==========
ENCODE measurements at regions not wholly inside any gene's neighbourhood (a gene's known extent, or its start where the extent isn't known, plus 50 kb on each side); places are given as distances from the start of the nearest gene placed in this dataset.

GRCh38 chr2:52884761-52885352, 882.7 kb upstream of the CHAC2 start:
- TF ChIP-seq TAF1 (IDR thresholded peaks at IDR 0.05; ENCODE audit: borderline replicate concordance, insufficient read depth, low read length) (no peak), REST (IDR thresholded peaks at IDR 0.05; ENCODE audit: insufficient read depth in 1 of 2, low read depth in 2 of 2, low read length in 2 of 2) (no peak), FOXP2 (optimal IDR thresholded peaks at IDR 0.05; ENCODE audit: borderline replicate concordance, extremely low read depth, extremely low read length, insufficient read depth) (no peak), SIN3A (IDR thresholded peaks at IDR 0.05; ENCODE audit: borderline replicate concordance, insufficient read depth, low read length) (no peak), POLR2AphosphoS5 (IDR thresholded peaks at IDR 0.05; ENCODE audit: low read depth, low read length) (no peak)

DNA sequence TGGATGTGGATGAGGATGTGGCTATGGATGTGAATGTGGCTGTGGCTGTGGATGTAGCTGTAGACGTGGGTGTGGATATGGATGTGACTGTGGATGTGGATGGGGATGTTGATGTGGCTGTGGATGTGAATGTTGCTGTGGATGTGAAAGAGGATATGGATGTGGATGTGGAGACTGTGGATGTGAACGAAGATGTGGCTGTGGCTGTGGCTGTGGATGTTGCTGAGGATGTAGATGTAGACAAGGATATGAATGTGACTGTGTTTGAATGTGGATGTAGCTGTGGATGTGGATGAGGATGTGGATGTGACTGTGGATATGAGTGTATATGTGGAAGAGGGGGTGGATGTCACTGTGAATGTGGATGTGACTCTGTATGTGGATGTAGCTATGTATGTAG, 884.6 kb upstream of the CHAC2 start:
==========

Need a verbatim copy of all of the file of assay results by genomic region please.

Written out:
ENCODE measurements at regions not wholly inside any gene's neighbourhood (a gene's known extent, or its start where the extent isn't known, plus 50 kb on each side); places are given as distances from the start of the nearest gene placed in this dataset.

GRCh38 chr2:52884761-52885352, 882.7 kb upstream of the CHAC2 start:
- TF ChIP-seq TAF1 (IDR thresholded peaks at IDR 0.05; ENCODE audit: borderline replicate concordance, insufficient read depth, low read length) (no peak), REST (IDR thresholded peaks at IDR 0.05; ENCODE audit: insufficient read depth in 1 of 2, low read depth in 2 of 2, low read length in 2 of 2) (no peak), FOXP2 (optimal IDR thresholded peaks at IDR 0.05; ENCODE audit: borderline replicate concordance, extremely low read depth, extremely low read length, insufficient read depth) (no peak), SIN3A (IDR thresholded peaks at IDR 0.05; ENCODE audit: borderline replicate concordance, insufficient read depth, low read length) (no peak), POLR2AphosphoS5 (IDR thresholded peaks at IDR 0.05; ENCODE audit: low read depth, low read length) (no peak)

DNA sequence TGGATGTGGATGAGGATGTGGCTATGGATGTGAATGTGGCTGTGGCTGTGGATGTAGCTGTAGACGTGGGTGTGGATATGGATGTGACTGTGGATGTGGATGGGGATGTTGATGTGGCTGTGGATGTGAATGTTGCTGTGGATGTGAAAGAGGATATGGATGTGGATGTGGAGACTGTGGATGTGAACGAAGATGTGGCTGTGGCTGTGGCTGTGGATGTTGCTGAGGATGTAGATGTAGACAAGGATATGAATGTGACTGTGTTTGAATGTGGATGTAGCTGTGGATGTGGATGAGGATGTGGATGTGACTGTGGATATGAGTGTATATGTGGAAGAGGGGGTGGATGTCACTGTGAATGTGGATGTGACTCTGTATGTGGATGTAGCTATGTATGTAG, 884.6 kb upstream of the CHAC2 start: